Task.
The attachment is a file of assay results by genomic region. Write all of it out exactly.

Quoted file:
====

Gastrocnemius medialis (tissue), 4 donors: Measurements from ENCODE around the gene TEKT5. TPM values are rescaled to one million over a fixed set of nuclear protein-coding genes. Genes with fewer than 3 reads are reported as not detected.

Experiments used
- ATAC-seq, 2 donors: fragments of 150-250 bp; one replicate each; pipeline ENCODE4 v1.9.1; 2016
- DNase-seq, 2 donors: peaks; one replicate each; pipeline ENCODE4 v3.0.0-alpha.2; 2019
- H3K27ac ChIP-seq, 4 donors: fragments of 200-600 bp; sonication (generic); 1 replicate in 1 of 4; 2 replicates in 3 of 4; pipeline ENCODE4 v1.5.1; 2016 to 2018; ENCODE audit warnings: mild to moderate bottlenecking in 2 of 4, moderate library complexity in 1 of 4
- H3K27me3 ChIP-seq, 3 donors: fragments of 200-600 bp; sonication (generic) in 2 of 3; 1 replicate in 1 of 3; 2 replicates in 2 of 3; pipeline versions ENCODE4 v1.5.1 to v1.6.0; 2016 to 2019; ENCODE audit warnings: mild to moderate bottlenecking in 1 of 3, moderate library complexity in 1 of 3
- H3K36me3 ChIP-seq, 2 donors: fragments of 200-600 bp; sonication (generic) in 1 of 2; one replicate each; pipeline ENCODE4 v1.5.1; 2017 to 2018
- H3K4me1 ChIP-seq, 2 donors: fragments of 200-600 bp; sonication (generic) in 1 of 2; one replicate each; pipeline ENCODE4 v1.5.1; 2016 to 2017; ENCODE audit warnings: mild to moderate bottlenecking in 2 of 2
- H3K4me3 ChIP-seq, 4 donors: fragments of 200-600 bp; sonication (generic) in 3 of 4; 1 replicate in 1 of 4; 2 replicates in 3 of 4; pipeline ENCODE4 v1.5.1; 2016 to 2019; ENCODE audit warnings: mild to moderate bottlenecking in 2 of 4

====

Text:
Gastrocnemius medialis (tissue), 4 donors: Measurements from ENCODE around the gene TEKT5. TPM values are rescaled to one million over a fixed set of nuclear protein-coding genes. Genes with fewer than 3 reads are reported as not detected.

Experiments used
- ATAC-seq, 2 donors: fragments of 150-250 bp; one replicate each; pipeline ENCODE4 v1.9.1; 2016
- DNase-seq, 2 donors: peaks; one replicate each; pipeline ENCODE4 v3.0.0-alpha.2; 2019
- H3K27ac ChIP-seq, 4 donors: fragments of 200-600 bp; sonication (generic); 1 replicate in 1 of 4; 2 replicates in 3 of 4; pipeline ENCODE4 v1.5.1; 2016 to 2018; ENCODE audit warnings: mild to moderate bottlenecking in 2 of 4, moderate library complexity in 1 of 4
- H3K27me3 ChIP-seq, 3 donors: fragments of 200-600 bp; sonication (generic) in 2 of 3; 1 replicate in 1 of 3; 2 replicates in 2 of 3; pipeline versions ENCODE4 v1.5.1 to v1.6.0; 2016 to 2019; ENCODE audit warnings: mild to moderate bottlenecking in 1 of 3, moderate library complexity in 1 of 3
- H3K36me3 ChIP-seq, 2 donors: fragments of 200-600 bp; sonication (generic) in 1 of 2; one replicate each; pipeline ENCODE4 v1.5.1; 2017 to 2018
- H3K4me1 ChIP-seq, 2 donors: fragments of 200-600 bp; sonication (generic) in 1 of 2; one replicate each; pipeline ENCODE4 v1.5.1; 2016 to 2017; ENCODE audit warnings: mild to moderate bottlenecking in 2 of 2
- H3K4me3 ChIP-seq, 4 donors: fragments of 200-600 bp; sonication (generic) in 3 of 4; 1 replicate in 1 of 4; 2 replicates in 3 of 4; pipeline ENCODE4 v1.5.1; 2016 to 2019; ENCODE audit warnings: mild to moderate bottlenecking in 2 of 4